Alyson Skoglund: Final Essays and Photos

Posted on February 1st, 2014 by

Spirit of Ireland Essay

Over the churning Atlantic Ocean, the clouds gather and build up strength.  Pulling the ocean with them, they charge recklessly towards their target, a tiny island off the coast of Europe.  With a final surge they assault Ireland with winds and rain, beating and lashing at everything in its path.  Darkness spreads over the land as the clouds cover everything.  The rains keep coming, never stopping.  The fields shrink, keep shrinking, the animals must keep moving away and away, until finally the field is gone, hidden under a disappearing lake, a turlough, covering the field until it dries in summer.

The winds howl with the voice of a banshee.  It turns the rain into flying needles.  The banshee rattles the windows and slaps the people who dare to go out in the face.  It rips umbrellas to shreds.  It bends the trees to its will.  It throws water at the shores.

The tide rises and still the water pounds the land.

Waves crash over the walls.

The wall begins to crumble as the stones are thrown aside like leaves in the wind.

The street is torn apart by the force of the water.

Screaming with glee the wind throws and tears whatever it can grab until the roads are impassable and the pier unusable.  Laughing with delight the wind charges inland with the rain, leaving the source of its power behind but still strong enough the wreak havoc for the people in its path.  The turloughs continue to grow, pushing the livestock onto smaller and smaller mounds of dry land, well not dry, but above water, which is better than the alternative.  The storm spreads turmoil across the land, blocking roads and pushing over stone fences.  In the areas with larger populations, traffic is reduced to a crawl as the people cautiously make their way to and from work.  In the rural areas, people hunker down in their homes, listening as the rain drips down the chimney, telling stories of faeries and the legends of Ireland around a warm fire with hot cups of tea.

Finally the dark shadow of the storm passes.  Everything is still.  Everything is quiet.  The clouds begin to thin, going from grey to white and finally breaking apart.  The sun shines through, bathing the grey landscape in golden light.  The light dances on the surface of the turloughs, sending sparkles all over.  The grey is fading from the land, being replaced by shades of green and gold, with a blue sky filled with high white clouds, and a rainbow connecting the land and sky.  The wind that very recently went screamed through the fields now gently plays with the grass, sending ripples through the sea of green.  People step outside and bask in the sunlight before surveying the damage from the storm.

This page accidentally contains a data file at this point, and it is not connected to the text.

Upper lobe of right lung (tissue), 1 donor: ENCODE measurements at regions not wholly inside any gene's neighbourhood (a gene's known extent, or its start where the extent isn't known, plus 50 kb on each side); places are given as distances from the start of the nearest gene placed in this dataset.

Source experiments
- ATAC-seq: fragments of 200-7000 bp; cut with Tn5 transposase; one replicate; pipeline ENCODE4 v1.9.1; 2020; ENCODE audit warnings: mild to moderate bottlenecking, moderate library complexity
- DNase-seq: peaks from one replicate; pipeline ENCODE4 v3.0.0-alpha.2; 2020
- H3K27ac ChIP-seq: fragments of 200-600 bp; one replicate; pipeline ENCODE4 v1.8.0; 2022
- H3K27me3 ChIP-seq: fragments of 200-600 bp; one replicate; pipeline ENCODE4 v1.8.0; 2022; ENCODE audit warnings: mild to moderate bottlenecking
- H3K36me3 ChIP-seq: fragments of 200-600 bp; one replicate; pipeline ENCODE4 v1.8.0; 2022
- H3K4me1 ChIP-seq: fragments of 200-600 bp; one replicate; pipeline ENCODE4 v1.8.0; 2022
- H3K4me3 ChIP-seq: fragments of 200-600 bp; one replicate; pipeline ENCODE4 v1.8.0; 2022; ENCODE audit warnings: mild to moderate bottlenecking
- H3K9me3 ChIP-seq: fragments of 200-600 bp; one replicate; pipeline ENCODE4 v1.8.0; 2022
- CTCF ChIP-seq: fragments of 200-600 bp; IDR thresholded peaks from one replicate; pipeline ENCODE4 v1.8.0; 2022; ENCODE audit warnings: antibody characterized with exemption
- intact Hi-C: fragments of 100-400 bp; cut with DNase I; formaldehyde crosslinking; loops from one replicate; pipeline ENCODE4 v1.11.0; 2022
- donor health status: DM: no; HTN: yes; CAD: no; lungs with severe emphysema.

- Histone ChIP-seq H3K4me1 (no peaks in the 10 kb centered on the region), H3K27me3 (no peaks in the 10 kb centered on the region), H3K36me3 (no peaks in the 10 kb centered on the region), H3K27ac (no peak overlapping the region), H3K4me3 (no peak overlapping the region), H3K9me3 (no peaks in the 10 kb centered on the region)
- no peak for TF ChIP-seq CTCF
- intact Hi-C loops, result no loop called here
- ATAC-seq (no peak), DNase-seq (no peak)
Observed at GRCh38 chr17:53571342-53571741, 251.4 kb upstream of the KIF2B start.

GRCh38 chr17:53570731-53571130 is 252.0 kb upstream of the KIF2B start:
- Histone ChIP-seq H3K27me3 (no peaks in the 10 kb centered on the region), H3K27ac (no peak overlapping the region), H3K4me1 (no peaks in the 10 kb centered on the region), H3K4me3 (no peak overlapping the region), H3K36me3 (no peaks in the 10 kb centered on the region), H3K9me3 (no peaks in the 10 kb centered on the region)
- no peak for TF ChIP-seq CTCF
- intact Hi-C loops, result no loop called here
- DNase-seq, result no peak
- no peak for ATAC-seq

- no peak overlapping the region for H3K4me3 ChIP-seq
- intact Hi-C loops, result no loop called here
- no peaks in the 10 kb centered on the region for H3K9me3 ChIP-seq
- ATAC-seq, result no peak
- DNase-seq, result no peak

Stones that would take ten men to move stand in streets, and pieces of road the size of dinner tables lie alone in the grass while a crater in the road shows where it came from.  Turloughs spread through entire fields, stranding animals on islands far away from the people who take care of them.  Rocks the size of human heads lay scattered across the car park, the only evidence that a wall had stood at one end of the car park before the storm.  The damage is extensive, but it is the price to pay for living so close to the Atlantic.  The people are hardy and will be able to rebuild, they just need time.

The sun disappears as the clouds gather again.  The rain begins again, but not with the violence of before.  The wind doesn’t howl and nothing is tossed around.  The rain just falls, a steady pitter-patter as it hits the ground.  The sun reemerges even as the rain continues, creating a double rainbow this time, standing elegant and serene over the emerald land.

The rain stops again, but the constant humidity serves as a reminder that it could always return.  The scent of rain is always present as well, another reminder of how close the next rain is.  Will it be a gentle rain that keeps Ireland green, or will it be the downpour that floods Ireland, drowning it?  The only way to know is to wait and see.  But there are better things to do besides wait for the rains to come.  While the sun is out, people are out, talking on the streets as they walk, no destination, just walking to see other people, and hear how they are holding up.  Or they are fixing their houses, cutting down trees, rebuilding what was broke from the storm.  There is always something to be doing, there is no time to be idle, not until the sun sets and it is time to go to the pub and enjoy the company of friends.  Time is precious, and must be spent wisely.